Amazon will open a pop-up bar in Tokyo between Oct. 20 and 29 in the Chuo-ku commercial center, according to the e-commerce giant’s website. Amazon Bar is hosted by Amazon, but operated by a third party, an Amazon Japan spokesperson told Retail Dive.
During its short 10-day run, the bar will offer wine, beer, cocktails, the popular distilled liquor shochu, whiskey and sake. Amazon began selling alcoholic beverages in April 2014 in Japan, the spokesperson said.
The bar won't have a menu, but servers will provide information and recommendations, CNBC reports. "They will also be able to participate in limited events specially designed for the occasion, as well as the characteristic order system that will help them explore new options in drinks," the Amazon Japan spokesperson told Retail Dive.
It's a short run even for a pop-up, but the bar planned for Tokyo later this month represents Amazon's foray into brick and mortar as well as its push to boost sales of alcoholic beverages. "We designed Amazon Bar in a way that makes customer ... experience the distinctively rich lineup in a tangible and spatial form," Amazon Japan spokesperson Eri Nakahata told Retail Dive in an email. "Customers will find extensive displays of the vast products along the walls."
The e-commerce giant has added beer and wine delivery through its Prime Now service to more markets this year, including Cincinnati and Columbus in Ohio, after first testing alcohol delivery in Seattle two years ago. The delivery efforts are a way to capitalize on the growing alcohol delivery space, which Ibisworld estimates will reach $1.4 billion by 2020. Competitors include Drizly, Minibar and Thirstie, which partner with local stores and distributors to offer delivery in cities like Boston, New York and Washington, D.C., as well as the many grocers that offer online ordering.
Amazon is increasingly getting physical, opening more bookstores, testing convenience stores, establishing pop-ups for its devices and of course, buying up Whole Foods earlier this year. In the past decade or so, pop-up retail has been honed to a near-scientific art used by chain stores, brands and e-commerce companies to test new products and ideas. For example, e-commerce retailers can provide shoppers with a rare opportunity to touch and feel their goods. And though the pop-up format does take investment and planning, it doesn't require the long-term buy-in that establishing a traditional store or restaurant does.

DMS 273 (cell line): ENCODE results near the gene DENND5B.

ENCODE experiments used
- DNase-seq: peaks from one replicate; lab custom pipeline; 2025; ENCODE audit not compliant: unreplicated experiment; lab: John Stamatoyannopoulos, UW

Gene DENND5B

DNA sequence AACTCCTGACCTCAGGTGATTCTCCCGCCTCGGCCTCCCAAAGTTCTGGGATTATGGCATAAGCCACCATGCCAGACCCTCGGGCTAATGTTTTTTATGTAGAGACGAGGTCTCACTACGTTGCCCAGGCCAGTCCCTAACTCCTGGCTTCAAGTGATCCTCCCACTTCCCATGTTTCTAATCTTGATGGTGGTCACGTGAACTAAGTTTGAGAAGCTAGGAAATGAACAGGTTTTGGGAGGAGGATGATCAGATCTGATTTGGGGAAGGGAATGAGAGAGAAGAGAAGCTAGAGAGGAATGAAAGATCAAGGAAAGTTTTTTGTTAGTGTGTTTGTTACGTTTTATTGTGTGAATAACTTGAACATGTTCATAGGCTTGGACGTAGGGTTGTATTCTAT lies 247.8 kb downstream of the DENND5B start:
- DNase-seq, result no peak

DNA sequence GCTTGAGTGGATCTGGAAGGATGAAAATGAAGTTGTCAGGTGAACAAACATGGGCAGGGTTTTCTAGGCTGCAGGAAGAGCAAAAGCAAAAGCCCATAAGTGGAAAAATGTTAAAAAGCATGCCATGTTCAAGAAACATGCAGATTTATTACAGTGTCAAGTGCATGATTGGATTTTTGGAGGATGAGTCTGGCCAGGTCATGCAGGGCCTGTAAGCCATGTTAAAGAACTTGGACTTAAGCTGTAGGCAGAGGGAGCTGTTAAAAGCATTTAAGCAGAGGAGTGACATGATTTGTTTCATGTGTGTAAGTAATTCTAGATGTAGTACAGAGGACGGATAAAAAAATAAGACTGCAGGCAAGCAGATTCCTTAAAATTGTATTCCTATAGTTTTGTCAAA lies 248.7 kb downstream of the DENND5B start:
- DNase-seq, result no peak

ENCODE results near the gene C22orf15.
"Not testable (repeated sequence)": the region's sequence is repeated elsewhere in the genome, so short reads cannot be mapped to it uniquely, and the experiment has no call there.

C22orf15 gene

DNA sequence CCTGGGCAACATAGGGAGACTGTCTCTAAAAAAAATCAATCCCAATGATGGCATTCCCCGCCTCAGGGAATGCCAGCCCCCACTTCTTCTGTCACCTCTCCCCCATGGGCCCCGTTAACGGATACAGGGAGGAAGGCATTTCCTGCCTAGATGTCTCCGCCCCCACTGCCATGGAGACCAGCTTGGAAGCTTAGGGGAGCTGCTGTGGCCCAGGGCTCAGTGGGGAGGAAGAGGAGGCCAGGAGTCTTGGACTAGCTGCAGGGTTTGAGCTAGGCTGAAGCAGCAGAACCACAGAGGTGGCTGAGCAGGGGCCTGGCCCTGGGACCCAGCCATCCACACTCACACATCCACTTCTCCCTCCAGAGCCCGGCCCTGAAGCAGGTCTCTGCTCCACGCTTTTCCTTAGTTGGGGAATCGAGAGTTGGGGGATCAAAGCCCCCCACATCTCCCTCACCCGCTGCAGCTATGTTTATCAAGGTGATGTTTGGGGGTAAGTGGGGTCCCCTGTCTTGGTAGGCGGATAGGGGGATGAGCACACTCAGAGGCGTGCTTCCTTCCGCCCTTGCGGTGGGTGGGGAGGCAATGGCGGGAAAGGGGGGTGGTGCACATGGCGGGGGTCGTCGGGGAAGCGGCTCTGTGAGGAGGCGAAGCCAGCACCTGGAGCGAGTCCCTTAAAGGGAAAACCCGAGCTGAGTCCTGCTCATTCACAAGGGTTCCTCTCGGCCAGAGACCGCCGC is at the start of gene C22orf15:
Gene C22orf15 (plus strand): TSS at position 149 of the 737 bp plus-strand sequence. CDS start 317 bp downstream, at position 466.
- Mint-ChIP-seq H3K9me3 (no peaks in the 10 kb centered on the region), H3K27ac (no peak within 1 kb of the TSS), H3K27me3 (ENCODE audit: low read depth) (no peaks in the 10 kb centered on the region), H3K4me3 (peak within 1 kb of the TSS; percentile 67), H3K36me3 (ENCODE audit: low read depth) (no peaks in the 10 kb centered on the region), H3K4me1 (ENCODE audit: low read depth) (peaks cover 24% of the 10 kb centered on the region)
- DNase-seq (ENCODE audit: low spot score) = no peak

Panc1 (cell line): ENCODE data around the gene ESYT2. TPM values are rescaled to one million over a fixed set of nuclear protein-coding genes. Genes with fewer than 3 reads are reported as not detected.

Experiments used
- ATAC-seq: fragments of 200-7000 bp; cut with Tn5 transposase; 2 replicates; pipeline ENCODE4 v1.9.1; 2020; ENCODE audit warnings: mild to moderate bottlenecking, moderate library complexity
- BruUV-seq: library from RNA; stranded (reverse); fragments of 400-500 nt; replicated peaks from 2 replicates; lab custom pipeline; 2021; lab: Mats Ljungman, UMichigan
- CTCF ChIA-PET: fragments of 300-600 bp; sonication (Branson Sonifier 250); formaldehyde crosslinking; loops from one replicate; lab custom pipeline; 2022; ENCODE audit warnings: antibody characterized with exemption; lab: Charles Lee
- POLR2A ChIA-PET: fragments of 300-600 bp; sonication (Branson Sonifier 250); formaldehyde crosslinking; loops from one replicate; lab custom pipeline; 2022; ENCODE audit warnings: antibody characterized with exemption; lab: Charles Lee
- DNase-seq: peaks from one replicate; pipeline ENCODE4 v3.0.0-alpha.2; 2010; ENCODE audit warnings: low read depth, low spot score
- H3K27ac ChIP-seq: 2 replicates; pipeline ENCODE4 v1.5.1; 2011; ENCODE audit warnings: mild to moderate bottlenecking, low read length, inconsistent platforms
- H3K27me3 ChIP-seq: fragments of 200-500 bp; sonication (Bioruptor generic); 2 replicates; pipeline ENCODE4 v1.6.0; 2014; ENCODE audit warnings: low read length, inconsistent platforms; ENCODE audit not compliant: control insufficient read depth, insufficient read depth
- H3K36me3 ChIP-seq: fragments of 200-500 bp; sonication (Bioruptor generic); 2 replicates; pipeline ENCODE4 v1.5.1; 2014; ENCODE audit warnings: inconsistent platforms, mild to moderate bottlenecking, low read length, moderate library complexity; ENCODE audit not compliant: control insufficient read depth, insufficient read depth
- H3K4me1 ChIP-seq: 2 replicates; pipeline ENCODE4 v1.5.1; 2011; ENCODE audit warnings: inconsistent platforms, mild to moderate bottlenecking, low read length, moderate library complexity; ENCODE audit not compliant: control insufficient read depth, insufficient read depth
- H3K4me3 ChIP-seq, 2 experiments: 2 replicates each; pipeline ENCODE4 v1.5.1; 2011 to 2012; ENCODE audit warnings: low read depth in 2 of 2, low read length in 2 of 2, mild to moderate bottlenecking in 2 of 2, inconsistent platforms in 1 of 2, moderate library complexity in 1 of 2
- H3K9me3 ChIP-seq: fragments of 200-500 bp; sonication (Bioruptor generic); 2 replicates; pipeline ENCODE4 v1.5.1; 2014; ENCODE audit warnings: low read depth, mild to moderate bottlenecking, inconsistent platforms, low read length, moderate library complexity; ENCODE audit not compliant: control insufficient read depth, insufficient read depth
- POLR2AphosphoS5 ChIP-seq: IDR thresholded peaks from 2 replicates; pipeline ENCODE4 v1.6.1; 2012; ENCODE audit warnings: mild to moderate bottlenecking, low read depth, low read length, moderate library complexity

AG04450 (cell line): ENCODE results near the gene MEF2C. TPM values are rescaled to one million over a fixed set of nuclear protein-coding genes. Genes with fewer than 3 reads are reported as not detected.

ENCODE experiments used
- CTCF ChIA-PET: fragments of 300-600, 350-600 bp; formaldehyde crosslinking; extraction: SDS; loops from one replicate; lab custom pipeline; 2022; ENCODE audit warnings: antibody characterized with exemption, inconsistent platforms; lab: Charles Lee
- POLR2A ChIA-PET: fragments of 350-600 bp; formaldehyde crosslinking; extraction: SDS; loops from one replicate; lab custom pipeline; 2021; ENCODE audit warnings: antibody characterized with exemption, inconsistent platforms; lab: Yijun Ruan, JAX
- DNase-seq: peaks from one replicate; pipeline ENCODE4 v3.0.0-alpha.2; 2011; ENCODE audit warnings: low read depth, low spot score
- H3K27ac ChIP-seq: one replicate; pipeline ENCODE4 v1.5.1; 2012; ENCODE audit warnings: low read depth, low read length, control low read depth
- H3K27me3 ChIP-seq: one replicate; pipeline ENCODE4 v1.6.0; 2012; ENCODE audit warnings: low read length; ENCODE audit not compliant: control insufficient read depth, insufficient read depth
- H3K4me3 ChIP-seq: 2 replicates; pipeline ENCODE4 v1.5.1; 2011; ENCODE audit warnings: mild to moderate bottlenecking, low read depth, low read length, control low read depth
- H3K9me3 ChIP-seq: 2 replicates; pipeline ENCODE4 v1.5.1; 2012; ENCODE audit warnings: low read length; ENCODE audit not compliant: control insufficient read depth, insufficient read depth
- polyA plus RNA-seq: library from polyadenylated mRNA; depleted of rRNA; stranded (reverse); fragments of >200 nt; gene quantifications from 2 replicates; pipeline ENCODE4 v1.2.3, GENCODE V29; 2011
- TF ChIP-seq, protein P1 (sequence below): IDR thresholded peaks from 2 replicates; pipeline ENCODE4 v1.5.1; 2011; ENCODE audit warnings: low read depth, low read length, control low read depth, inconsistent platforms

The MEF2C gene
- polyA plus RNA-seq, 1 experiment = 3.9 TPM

“It’s a much more entrepreneurial component of retail,” Jerry Hoffman, president of real estate services firm Hoffman Strategy Group, told Retail Dive last year. “It’s a living, breathing focus group, and it tests your mettle in terms of how you get your brand into the market, tracking where your customers live, what kind of lifestyle profiles that kind of customer might have, and how you do the outreach.”
Mabel McLean, director of Amazon IQ at business intelligence firm L2, expects Amazon, which is voracious when it comes to experimenting and scooping up data in the process, to increasingly use pop-ups to not only get information but also bring its brand onto the physical landscape.
“There’s no better form of advertising than controlling your own retail environment,” she told Retail Dive last year. “The bookstores are something in and of themselves. They may be looking at how they can manage these retail formats and trying to expand their interaction with as many consumers as possible.”
In Japan, the effort appears to be centered on providing expertise along with sales. Last year, Amazon launched a phone-based sommelier service there. At its pop-up bar this month, the menu, which will exist only in servers' heads, will include products not available in the wider market.